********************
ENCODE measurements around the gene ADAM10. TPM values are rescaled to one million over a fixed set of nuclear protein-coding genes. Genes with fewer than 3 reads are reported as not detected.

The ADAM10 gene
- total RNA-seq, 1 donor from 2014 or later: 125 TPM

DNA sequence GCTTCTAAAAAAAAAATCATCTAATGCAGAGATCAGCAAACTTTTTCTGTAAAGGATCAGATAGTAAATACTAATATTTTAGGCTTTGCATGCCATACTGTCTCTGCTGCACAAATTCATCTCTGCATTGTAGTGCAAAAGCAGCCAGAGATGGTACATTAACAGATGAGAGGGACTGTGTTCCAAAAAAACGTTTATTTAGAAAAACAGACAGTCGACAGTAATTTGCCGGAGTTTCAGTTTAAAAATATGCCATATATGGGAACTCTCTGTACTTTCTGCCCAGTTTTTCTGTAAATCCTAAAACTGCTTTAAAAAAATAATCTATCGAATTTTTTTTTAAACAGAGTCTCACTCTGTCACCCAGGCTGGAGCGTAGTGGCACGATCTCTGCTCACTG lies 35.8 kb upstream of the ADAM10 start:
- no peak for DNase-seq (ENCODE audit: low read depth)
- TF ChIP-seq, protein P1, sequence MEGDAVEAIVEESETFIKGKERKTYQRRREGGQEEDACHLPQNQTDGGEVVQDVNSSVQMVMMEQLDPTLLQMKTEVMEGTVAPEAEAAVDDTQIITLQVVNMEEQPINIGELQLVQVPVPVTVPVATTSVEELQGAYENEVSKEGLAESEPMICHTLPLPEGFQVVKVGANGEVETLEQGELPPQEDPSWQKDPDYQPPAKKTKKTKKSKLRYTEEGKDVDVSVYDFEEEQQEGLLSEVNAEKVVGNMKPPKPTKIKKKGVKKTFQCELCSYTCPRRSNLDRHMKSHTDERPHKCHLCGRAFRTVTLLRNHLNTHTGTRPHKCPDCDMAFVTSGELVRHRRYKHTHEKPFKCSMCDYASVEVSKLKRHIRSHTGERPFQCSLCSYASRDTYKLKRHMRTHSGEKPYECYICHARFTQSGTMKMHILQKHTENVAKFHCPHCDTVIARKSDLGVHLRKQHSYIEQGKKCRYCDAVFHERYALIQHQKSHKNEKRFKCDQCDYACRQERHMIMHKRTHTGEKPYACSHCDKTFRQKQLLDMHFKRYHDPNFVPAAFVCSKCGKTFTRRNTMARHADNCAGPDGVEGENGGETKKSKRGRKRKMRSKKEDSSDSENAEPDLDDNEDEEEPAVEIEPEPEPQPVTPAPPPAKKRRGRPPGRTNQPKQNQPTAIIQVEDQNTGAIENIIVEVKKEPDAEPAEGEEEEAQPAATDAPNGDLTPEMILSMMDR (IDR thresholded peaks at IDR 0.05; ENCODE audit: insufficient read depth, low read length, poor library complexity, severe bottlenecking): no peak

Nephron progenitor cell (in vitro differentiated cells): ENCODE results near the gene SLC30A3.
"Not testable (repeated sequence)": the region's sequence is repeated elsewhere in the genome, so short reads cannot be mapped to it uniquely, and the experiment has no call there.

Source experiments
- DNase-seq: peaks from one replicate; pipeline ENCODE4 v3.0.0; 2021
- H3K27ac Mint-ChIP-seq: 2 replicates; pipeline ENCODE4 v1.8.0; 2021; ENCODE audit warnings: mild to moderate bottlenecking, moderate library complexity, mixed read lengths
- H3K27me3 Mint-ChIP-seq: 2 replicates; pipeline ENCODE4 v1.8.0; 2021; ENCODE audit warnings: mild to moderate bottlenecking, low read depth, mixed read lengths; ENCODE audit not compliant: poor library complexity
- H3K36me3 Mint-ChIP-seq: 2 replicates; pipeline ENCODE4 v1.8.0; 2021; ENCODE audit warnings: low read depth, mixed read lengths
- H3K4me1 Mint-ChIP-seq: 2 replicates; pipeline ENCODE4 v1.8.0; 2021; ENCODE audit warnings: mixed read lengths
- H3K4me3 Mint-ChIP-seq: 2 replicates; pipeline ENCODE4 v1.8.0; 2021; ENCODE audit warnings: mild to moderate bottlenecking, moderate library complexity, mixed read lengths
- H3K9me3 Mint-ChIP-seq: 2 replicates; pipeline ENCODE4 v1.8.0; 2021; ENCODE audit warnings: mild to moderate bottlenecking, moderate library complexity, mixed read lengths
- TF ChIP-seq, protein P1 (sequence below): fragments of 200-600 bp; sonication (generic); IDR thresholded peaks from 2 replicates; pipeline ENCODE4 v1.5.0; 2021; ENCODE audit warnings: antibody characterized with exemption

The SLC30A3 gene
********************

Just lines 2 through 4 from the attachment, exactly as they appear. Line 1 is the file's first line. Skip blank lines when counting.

The ADAM10 gene
- total RNA-seq, 1 donor from 2014 or later: 125 TPM

DNA sequence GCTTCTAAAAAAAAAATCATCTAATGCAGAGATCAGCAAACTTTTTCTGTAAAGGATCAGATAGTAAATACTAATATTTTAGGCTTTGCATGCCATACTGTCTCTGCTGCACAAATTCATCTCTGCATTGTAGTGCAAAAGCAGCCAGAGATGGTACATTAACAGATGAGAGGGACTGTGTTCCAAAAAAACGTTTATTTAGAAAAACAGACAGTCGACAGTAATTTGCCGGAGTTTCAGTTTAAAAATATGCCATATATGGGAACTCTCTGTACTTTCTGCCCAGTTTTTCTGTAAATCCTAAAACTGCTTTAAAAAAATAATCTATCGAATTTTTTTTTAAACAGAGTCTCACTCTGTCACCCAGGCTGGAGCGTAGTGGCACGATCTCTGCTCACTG lies 35.8 kb upstream of the ADAM10 start: